Saturday, August 27, 2016

shape categorization is hard.

The whole house has been reading the Temeraire novels by Naomi Novik, and they're quite consistently delightful: the world is one where the Napoleonic Wars are underway, but everyone has air forces made of dragons. I'm having a hard time wrapping my head around the size of the big dragons, though, which are sort of...mansion-sized.

I've been working with Leela on her ridiculous Cujo Mode she gets when she's on leash now. I'm glad we got a couple months' grace, and now the technique is to train her so the command Watch turns her attention to me--reinforced with chicken hot dog, which is a serious escalation in treat awesomeness--then when she alerts and starts heading toward Cujo Mode, I interrupt her as early as possible with Watch and hot dog slices, and eventually she makes the connections, and when she starts to alert, she looks at me instead. This has started happening, which makes walks less stressful.

I've been observing her responses to cats more carefully. She's essentially non-reactive to cats that are seated or lying down: sometimes curious, sometimes not, but low-energy regardless. We know that she's compelled to go grab hold of anything with a tail (I folded up a cardboard rat once to experiment with this). I finally noticed that she only gets amped up and tries to chase after a cat that is standing or walking. And she met a live pet rat once and found it pretty confusing. So the question is:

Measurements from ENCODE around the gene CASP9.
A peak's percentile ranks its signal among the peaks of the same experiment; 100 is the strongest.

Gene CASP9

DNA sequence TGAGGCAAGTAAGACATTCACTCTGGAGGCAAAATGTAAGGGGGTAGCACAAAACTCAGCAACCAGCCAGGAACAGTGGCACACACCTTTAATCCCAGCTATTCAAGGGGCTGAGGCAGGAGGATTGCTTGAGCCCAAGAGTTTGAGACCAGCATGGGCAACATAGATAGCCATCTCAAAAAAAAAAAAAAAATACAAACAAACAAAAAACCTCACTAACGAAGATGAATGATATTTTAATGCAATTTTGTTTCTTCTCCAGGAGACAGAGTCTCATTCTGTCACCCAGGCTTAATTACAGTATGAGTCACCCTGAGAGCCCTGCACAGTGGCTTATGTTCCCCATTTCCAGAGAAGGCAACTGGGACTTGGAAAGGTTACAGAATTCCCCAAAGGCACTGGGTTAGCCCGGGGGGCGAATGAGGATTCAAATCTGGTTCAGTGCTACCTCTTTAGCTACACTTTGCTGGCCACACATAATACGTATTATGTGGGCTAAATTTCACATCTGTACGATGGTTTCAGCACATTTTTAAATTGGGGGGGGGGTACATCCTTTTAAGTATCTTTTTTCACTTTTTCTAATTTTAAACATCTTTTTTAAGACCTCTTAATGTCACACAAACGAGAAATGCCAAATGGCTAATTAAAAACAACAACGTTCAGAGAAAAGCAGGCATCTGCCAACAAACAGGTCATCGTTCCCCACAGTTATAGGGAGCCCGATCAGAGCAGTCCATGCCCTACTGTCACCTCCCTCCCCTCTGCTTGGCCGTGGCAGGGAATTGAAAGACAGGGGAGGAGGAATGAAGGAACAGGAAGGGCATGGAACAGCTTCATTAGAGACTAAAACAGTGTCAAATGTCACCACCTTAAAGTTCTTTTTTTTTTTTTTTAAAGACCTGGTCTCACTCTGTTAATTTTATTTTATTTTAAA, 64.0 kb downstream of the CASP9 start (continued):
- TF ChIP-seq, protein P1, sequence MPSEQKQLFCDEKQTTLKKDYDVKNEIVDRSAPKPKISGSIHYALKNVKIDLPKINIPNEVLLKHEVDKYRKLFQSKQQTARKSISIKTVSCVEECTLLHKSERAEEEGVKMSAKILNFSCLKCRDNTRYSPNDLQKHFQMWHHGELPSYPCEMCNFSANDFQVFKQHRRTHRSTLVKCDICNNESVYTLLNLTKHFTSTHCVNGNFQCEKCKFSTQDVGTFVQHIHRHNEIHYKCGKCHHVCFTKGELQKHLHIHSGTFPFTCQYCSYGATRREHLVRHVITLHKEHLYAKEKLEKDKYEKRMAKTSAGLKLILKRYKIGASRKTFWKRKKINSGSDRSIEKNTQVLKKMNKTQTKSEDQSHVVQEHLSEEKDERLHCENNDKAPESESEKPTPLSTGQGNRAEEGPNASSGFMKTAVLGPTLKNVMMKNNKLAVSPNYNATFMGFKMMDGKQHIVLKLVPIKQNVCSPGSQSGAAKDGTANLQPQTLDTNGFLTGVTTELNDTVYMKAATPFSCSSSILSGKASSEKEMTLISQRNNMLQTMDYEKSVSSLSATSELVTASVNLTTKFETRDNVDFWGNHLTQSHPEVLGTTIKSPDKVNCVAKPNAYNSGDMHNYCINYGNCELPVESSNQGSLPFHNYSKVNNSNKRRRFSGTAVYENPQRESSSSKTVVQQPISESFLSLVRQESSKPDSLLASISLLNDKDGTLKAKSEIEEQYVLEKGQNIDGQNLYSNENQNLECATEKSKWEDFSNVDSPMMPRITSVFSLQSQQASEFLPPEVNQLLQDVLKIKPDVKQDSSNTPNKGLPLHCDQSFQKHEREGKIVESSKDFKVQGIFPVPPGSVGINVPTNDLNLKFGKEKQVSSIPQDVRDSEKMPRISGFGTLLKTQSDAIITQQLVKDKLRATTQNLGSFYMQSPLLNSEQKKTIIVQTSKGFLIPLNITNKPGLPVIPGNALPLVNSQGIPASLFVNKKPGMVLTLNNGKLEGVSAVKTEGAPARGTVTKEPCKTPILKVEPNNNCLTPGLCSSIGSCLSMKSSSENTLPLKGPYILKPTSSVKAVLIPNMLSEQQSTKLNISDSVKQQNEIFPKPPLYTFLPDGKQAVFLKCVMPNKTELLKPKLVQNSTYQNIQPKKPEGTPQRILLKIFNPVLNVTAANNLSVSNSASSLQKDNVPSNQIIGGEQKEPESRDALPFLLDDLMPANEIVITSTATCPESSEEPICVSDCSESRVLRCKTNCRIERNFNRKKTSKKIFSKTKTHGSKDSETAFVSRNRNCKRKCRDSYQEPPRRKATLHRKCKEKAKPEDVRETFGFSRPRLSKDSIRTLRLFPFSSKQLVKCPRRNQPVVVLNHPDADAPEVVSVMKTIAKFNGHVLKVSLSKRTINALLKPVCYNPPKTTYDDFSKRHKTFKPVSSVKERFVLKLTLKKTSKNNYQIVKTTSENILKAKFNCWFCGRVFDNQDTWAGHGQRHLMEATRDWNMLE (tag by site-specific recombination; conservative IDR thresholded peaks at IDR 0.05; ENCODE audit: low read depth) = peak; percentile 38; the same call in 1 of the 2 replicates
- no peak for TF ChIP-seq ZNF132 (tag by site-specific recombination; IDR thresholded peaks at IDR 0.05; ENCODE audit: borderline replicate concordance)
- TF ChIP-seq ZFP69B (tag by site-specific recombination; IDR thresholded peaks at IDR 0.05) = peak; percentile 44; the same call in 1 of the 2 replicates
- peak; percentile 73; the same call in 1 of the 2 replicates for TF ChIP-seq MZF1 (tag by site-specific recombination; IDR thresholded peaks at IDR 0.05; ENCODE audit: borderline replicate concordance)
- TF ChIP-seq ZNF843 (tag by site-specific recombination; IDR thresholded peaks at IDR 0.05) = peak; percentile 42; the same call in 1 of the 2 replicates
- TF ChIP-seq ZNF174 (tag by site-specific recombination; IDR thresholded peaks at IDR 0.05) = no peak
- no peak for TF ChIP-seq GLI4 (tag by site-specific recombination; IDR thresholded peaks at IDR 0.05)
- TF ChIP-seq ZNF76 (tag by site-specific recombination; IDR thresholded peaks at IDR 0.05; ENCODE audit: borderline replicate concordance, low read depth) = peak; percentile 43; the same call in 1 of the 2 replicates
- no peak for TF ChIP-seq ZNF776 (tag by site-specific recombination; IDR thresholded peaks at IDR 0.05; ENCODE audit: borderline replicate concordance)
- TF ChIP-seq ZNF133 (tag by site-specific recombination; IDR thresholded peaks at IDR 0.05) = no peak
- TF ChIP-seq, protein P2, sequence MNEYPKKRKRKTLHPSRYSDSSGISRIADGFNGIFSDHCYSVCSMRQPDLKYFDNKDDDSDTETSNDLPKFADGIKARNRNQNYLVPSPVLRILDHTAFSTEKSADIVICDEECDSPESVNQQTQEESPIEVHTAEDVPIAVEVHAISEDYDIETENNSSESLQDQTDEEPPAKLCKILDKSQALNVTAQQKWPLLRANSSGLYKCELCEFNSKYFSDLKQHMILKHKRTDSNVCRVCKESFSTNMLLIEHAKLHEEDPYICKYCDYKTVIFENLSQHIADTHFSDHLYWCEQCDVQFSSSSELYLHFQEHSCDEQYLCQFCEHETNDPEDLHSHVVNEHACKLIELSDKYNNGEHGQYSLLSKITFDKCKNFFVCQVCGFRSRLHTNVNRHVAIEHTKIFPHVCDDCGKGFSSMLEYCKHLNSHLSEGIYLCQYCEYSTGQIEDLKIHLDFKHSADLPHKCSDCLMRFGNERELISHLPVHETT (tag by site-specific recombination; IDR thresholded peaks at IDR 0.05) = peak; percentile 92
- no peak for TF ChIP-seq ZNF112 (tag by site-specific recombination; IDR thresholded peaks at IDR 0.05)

Does my dog's bred-for-work little brain think that cats up on all four feet are just really big rodents?

Monday, August 22, 2016

the wheel of the year.

I'm a few weeks back at work now, after a long medical leave. We got Leela on my first day away, so I've been sitting in my home office, having a pretty good transition back, but generally skeptical of this thing where I work all day instead of napping with my dog and taking her places on off-leash walks.

Work is quite a bit better; my old manager left right before I came back, and the new one is wiser, and as a result I am learning stuff again, which is fabulous. About half of it is stuff I want to know, even.

There's a concept in organizations called the Peter Principle. I first encountered this as a kid, where it was listed as "a person rises to the level of their incompetence," which never made any sense to me; but books and the Internet have since explained it. It suffers from imprecise language, even as English goes, and would be better phrased as "a person rises just past the level of their competence." Someone does a sequence of jobs well, or well enough to get by, until finally they get promoted to a role where they cannot perform well at all. No one wants to take responsibility for promoting the wrong person, especially if everyone involved is white men, so a person can just flounder along for years and years, in a job they have no hope of succeeding at. This is how good engineers wind up as bad executives.